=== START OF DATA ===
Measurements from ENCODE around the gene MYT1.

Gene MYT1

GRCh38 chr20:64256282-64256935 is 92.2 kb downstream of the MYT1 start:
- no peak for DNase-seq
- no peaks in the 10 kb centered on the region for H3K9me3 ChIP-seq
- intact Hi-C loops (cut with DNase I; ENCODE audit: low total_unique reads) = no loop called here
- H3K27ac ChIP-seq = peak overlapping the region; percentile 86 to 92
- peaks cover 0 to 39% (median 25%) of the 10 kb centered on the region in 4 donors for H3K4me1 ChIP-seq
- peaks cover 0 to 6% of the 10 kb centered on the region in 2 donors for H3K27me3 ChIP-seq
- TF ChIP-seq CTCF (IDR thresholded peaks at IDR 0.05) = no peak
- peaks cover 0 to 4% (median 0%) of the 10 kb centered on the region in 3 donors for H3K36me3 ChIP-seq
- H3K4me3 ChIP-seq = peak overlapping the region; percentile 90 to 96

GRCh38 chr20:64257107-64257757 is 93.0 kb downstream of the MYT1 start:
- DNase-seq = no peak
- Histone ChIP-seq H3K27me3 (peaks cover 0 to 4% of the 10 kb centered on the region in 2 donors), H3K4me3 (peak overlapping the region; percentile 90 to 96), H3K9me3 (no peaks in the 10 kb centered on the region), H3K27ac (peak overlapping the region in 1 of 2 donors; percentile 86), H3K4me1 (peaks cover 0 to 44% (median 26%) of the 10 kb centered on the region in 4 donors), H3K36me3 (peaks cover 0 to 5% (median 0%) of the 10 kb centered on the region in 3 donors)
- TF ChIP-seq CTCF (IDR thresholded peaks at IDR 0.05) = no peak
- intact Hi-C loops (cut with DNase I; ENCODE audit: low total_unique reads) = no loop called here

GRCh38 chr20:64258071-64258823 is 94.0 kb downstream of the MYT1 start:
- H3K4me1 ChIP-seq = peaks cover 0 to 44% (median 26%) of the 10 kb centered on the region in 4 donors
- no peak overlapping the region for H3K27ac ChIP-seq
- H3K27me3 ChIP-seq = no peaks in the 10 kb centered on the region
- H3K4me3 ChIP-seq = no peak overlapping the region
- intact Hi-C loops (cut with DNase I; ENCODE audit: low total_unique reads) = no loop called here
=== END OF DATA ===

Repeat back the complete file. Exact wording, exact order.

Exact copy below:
Measurements from ENCODE around the gene MYT1.

Gene MYT1

GRCh38 chr20:64256282-64256935 is 92.2 kb downstream of the MYT1 start:
- no peak for DNase-seq
- no peaks in the 10 kb centered on the region for H3K9me3 ChIP-seq
- intact Hi-C loops (cut with DNase I; ENCODE audit: low total_unique reads) = no loop called here
- H3K27ac ChIP-seq = peak overlapping the region; percentile 86 to 92
- peaks cover 0 to 39% (median 25%) of the 10 kb centered on the region in 4 donors for H3K4me1 ChIP-seq
- peaks cover 0 to 6% of the 10 kb centered on the region in 2 donors for H3K27me3 ChIP-seq
- TF ChIP-seq CTCF (IDR thresholded peaks at IDR 0.05) = no peak
- peaks cover 0 to 4% (median 0%) of the 10 kb centered on the region in 3 donors for H3K36me3 ChIP-seq
- H3K4me3 ChIP-seq = peak overlapping the region; percentile 90 to 96

GRCh38 chr20:64257107-64257757 is 93.0 kb downstream of the MYT1 start:
- DNase-seq = no peak
- Histone ChIP-seq H3K27me3 (peaks cover 0 to 4% of the 10 kb centered on the region in 2 donors), H3K4me3 (peak overlapping the region; percentile 90 to 96), H3K9me3 (no peaks in the 10 kb centered on the region), H3K27ac (peak overlapping the region in 1 of 2 donors; percentile 86), H3K4me1 (peaks cover 0 to 44% (median 26%) of the 10 kb centered on the region in 4 donors), H3K36me3 (peaks cover 0 to 5% (median 0%) of the 10 kb centered on the region in 3 donors)
- TF ChIP-seq CTCF (IDR thresholded peaks at IDR 0.05) = no peak
- intact Hi-C loops (cut with DNase I; ENCODE audit: low total_unique reads) = no loop called here

GRCh38 chr20:64258071-64258823 is 94.0 kb downstream of the MYT1 start:
- H3K4me1 ChIP-seq = peaks cover 0 to 44% (median 26%) of the 10 kb centered on the region in 4 donors
- no peak overlapping the region for H3K27ac ChIP-seq
- H3K27me3 ChIP-seq = no peaks in the 10 kb centered on the region
- H3K4me3 ChIP-seq = no peak overlapping the region
- intact Hi-C loops (cut with DNase I; ENCODE audit: low total_unique reads) = no loop called here